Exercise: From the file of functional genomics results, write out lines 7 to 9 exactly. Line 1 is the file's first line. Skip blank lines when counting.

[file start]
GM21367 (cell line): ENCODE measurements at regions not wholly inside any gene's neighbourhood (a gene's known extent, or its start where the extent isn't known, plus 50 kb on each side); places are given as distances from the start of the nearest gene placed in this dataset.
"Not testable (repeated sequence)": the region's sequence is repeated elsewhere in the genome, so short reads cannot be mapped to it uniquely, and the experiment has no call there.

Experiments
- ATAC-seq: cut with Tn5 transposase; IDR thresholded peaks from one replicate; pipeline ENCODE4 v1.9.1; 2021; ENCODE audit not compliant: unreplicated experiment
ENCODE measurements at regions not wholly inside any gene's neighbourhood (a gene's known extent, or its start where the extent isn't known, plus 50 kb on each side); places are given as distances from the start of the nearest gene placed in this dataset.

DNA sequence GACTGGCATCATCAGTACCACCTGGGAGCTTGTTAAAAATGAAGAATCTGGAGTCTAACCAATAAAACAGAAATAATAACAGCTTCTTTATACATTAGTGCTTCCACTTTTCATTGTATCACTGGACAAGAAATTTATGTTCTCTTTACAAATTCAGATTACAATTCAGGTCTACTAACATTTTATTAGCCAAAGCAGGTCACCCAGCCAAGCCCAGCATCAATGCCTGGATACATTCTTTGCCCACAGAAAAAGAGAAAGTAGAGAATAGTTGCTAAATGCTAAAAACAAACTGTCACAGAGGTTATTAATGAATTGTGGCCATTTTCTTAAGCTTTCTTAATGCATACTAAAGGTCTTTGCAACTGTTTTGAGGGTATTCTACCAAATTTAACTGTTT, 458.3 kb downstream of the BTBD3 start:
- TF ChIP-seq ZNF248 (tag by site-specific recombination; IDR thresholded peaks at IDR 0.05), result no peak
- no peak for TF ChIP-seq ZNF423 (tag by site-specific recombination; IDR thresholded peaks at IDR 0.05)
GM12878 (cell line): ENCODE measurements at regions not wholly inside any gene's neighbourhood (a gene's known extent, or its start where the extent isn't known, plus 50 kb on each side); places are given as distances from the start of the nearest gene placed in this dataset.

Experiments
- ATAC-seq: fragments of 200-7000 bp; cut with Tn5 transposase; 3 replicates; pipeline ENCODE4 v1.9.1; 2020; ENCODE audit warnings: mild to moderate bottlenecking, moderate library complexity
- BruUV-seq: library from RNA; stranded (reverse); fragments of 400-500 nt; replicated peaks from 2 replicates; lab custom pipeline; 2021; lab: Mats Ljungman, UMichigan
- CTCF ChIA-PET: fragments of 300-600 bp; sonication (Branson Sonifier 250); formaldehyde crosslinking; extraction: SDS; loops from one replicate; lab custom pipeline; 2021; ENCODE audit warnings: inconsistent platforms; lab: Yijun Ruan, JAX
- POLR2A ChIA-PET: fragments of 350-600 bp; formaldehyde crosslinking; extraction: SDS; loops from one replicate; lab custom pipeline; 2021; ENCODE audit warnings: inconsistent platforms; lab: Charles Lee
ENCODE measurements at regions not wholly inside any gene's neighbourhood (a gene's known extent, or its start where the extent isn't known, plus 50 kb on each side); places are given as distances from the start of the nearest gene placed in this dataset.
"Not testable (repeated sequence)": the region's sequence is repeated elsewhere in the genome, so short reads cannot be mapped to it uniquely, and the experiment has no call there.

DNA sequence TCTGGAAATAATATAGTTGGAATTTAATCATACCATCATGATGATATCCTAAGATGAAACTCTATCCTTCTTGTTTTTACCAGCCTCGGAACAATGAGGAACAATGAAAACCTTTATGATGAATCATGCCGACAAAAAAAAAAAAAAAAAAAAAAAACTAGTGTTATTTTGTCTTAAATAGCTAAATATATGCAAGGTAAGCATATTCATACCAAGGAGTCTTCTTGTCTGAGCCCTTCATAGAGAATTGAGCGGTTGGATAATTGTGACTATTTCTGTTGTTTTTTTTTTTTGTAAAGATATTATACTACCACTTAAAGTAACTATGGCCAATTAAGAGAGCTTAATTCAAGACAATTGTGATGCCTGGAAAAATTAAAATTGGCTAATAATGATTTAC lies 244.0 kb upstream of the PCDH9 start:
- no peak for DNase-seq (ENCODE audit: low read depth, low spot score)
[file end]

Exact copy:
- TF ChIP-seq ZNF248 (tag by site-specific recombination; IDR thresholded peaks at IDR 0.05), result no peak
- no peak for TF ChIP-seq ZNF423 (tag by site-specific recombination; IDR thresholded peaks at IDR 0.05)
GM12878 (cell line): ENCODE measurements at regions not wholly inside any gene's neighbourhood (a gene's known extent, or its start where the extent isn't known, plus 50 kb on each side); places are given as distances from the start of the nearest gene placed in this dataset.